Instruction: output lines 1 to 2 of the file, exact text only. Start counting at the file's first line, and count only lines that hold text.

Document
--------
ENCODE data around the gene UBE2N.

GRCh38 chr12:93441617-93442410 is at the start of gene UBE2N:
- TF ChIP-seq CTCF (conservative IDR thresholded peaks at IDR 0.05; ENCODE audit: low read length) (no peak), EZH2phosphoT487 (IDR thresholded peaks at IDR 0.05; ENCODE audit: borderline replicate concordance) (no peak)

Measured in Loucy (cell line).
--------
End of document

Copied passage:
ENCODE data around the gene UBE2N.

GRCh38 chr12:93441617-93442410 is at the start of gene UBE2N: